Mine is also very into computer-based activities.  But he also enjoys legos and drawing comics and watching history and science documentaries. The encouragement he gets from his kung fu teacher keeps him interested in practicing that as well.  He likes for us to just sit and talk about current events.  He's built some wood kits in the past, and I am putting together a small workshop area for him to tinker about with hand tools. I may put his electronics stuff there too, as I think it may rekindle his interest in that.



Your boy and mine sound very very similar. Computers, drawing comics, documentaries... but the woodworking, not so much. Maybe because he hasn't been introduced to it much, but also he has some fine motor issues. I should see if he'd bite on that one... he has helped his dad build a treehouse and loved it...

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#16 of 27 Old 12-13-2011, 02:36 PM
 
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Quote:
Originally Posted by moominmamma View Post

 


Couldn't he cook some things by himself? Or learn to do so? Start with one simple recipe. A couple of runs with a bit of assistance and he'd probably be good on his own. After he's comfortable with that recipe he can start gradually expanding his repertoire. For my kids baking things entirely on their own gave them a huge sense of accomplishment and they were eager to do so. After that they just kind of took off. I would be handed shopping lists each week for whatever they had planned.


Miranda

This reminded me of the book I read recently entitled "50 Dangerous Things....", which was a fun book.  One of the ideas was to bake something of your own invention.  NPR has an interview with the author, who also runs a camp....(crap! what was it called?)  Great interview.  Fun ideas.  Great book.

 

Bon apetit!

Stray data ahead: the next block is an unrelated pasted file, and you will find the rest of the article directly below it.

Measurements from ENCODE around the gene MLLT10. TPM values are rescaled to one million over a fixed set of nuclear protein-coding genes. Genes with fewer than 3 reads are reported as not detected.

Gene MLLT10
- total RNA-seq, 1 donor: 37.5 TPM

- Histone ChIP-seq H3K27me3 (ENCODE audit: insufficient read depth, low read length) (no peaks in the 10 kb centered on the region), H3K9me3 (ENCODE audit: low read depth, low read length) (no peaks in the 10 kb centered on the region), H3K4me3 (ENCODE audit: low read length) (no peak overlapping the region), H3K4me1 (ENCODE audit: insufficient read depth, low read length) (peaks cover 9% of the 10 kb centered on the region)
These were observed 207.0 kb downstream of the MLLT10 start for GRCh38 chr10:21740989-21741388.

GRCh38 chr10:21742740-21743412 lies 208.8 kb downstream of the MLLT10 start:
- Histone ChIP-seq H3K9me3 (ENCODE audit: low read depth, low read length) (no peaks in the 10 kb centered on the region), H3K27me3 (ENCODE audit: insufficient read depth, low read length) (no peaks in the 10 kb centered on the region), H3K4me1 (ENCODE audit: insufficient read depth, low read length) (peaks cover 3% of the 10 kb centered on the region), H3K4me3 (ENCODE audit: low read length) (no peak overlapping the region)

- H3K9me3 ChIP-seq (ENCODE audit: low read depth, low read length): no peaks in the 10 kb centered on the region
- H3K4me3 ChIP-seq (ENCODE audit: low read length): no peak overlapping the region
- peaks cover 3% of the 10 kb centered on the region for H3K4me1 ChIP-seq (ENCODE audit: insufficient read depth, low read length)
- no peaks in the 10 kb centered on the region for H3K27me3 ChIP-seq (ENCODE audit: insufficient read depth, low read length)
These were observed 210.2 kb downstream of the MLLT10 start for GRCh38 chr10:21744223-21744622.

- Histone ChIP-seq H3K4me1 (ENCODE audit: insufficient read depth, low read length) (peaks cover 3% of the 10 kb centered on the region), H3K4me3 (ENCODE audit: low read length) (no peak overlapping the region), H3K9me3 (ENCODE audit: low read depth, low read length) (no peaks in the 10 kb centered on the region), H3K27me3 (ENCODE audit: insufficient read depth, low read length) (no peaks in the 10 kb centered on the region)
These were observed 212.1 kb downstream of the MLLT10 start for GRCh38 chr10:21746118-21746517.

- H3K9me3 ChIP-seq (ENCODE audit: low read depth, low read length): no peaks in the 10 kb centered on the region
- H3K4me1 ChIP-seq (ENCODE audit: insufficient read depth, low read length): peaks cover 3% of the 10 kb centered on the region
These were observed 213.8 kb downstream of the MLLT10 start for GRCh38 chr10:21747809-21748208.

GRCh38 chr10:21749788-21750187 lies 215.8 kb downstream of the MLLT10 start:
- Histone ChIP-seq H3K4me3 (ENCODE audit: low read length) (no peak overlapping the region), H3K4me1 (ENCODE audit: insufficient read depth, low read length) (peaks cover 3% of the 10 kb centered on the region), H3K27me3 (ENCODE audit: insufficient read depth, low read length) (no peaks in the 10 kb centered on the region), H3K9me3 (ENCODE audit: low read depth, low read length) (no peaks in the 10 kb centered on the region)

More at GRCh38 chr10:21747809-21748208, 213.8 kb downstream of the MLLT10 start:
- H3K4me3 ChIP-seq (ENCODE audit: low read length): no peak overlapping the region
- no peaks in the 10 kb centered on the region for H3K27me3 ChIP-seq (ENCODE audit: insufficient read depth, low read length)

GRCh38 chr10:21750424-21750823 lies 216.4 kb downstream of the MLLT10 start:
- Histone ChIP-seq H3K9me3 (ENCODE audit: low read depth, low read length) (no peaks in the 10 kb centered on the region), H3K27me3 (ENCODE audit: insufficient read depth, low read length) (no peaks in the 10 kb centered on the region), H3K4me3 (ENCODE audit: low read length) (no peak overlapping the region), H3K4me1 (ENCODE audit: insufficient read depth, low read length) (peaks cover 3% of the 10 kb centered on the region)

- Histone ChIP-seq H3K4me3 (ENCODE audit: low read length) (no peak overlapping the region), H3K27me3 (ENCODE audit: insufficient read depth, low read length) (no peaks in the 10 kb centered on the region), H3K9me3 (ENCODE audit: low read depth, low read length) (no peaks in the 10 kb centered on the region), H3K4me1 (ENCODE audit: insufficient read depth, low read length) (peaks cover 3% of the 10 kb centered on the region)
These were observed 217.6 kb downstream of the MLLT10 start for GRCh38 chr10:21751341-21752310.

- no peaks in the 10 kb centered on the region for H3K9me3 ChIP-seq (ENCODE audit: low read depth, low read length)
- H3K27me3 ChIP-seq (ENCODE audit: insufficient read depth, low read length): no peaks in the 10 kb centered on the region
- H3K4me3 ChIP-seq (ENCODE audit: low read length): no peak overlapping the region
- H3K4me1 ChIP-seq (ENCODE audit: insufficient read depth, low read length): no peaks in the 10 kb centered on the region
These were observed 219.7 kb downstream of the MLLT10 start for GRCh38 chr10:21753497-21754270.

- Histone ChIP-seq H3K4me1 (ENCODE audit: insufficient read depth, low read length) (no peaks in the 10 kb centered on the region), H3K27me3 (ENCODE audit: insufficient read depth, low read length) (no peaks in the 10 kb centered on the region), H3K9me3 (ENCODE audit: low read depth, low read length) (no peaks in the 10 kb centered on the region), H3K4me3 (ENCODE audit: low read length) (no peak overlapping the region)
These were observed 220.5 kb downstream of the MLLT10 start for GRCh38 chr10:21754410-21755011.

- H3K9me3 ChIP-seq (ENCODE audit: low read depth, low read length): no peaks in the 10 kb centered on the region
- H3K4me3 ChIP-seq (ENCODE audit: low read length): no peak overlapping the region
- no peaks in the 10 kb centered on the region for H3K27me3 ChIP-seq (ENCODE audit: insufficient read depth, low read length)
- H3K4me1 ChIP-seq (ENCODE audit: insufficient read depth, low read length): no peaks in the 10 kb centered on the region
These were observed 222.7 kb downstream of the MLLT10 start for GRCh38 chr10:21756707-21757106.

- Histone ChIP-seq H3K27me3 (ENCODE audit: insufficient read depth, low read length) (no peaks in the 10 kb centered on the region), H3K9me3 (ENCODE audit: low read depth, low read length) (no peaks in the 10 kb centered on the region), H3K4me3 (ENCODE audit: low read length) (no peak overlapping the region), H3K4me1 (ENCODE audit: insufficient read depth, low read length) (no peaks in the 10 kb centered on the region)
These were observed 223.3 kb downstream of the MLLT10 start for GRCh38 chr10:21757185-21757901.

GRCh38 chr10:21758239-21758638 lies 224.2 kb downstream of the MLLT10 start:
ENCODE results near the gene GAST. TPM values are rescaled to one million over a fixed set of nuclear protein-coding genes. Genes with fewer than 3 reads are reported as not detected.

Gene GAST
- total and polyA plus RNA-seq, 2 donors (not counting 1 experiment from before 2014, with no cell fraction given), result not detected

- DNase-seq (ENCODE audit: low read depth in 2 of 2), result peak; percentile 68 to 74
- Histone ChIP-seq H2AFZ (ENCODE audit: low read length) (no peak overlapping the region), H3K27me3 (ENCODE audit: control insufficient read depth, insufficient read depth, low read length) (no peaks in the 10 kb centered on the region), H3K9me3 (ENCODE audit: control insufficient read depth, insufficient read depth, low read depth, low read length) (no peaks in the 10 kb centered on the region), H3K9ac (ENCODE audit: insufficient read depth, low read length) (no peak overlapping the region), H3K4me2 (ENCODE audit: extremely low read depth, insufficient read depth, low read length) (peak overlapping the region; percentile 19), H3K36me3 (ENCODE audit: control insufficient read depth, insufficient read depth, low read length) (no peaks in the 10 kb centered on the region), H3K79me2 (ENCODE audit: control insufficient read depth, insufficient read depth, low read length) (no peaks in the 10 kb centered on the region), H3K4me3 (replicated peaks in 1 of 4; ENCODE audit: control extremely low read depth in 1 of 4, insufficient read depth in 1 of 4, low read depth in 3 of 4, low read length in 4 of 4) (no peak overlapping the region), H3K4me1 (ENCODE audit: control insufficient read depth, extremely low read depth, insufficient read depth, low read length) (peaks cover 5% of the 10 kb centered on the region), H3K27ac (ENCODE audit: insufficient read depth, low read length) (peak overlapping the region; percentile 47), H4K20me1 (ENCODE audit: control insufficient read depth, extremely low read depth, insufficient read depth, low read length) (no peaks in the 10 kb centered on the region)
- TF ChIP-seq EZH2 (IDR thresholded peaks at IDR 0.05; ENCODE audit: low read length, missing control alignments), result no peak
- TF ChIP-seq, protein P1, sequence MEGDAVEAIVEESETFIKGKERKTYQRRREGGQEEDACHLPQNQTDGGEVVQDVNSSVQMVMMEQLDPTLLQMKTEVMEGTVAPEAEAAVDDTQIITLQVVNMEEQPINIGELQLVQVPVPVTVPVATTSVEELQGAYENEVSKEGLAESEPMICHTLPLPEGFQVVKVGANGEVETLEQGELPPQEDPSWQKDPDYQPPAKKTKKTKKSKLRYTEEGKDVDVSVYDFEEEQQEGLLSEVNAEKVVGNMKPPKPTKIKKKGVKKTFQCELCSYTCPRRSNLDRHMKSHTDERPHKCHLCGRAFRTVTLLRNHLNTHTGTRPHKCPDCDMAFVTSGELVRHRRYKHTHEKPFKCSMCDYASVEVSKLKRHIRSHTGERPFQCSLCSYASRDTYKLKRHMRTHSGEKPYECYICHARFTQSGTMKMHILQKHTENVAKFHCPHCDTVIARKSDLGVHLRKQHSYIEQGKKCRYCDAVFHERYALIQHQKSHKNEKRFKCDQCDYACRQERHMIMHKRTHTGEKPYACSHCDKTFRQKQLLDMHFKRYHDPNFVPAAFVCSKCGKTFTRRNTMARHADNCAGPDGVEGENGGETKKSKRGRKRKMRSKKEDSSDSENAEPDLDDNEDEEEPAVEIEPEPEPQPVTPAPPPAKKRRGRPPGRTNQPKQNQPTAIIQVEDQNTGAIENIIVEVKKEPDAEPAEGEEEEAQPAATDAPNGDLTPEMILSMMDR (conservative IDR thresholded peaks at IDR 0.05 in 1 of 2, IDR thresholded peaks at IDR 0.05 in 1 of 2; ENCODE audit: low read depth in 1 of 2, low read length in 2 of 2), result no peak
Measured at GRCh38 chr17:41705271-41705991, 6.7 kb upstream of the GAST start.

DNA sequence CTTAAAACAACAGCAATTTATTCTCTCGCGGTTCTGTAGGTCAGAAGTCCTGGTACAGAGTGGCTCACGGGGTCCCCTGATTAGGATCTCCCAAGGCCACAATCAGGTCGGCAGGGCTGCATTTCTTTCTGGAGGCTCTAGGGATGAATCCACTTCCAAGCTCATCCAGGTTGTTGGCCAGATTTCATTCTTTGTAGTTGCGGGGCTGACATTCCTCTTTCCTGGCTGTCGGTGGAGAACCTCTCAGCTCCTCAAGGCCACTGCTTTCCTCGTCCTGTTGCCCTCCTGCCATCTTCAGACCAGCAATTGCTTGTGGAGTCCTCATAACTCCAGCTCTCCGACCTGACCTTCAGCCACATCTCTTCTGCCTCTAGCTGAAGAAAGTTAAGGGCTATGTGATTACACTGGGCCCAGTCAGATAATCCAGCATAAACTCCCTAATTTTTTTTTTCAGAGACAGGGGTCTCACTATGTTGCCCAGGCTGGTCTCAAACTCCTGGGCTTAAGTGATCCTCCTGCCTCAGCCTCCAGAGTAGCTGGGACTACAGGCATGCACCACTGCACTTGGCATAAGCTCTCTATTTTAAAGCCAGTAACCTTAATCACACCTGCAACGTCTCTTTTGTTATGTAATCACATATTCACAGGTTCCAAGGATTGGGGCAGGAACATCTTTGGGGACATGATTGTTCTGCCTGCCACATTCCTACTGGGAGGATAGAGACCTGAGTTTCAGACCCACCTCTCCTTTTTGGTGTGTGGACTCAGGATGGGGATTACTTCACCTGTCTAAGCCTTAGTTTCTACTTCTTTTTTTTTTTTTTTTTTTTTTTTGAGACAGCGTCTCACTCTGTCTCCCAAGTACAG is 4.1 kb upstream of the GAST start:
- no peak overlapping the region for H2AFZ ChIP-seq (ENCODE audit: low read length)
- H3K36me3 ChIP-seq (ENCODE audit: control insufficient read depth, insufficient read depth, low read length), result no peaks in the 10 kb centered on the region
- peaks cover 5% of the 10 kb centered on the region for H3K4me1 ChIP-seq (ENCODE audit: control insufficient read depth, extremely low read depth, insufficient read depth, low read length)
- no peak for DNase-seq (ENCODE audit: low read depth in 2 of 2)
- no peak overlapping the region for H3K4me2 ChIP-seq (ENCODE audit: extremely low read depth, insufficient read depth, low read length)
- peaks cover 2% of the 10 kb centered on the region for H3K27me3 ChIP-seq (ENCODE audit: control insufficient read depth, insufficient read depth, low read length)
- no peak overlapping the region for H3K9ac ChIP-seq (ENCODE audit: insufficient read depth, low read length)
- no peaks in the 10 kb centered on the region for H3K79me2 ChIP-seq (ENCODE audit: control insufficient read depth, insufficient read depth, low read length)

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#17 of 27 Old 12-13-2011, 05:04 PM - Thread Starter
 
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I just got home from buying ingredients to bake cookies. My ds has also said he wants to make chili so that is on our list. It will be fun!

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#18 of 27 Old 12-14-2011, 10:11 AM
 
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For a cheaper alternative to the international cooking class, why not try looking up international recipes at home and making one and talking a bit about the country the recipe comes from. You don't have to drive (except maybe to shop for the ingredients, but then even the shopping is learning) and you could even mark on a world map places you have tried recipes from. We have done this before (with my 8yr old boy, 6 yr old girl, and 3 yr old girl) and it has been great fun.

 

 

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#19 of 27 Old 12-14-2011, 11:37 AM
 
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Maybe because he hasn't been introduced to it much, but also he has some fine motor issues. I should see if he'd bite on that one... he has helped his dad build a treehouse and loved it...

 

Do you have Lowe's or Home Depot in Canada?   The big box home improvement stores have free weekend workshops with little kits to introduce kids to woodworking. Thats how ds got into it; plus, they send you home with whatever little bundle of tools the kids need for the project.  So you wind up with a child-sized hammer, goggles, work apron, etc.

 

 

A dedicated workspace makes ds much more inclined to pursue whatever he is into. I think often video and computer games are chosen out of convenience.  Nothing to set up, clear a space for, or clean up afterwards with all the sense of accomplishment you get from a real-world project.  I'm trying to work around that without constantly doing the work involved in getting projects jump-started myself. 

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#20 of 27 Old 12-14-2011, 02:01 PM - Thread Starter
 
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We have both a Home Depot and a Lowe's here. I've been told the Lowe's classes are better. I keep meaning to take my boys but always forget. Getting up and doing something on a Saturday morning isn't in my usual routine of things to do. I need to mark it on my calendar with reminders so I'm more likely to do it.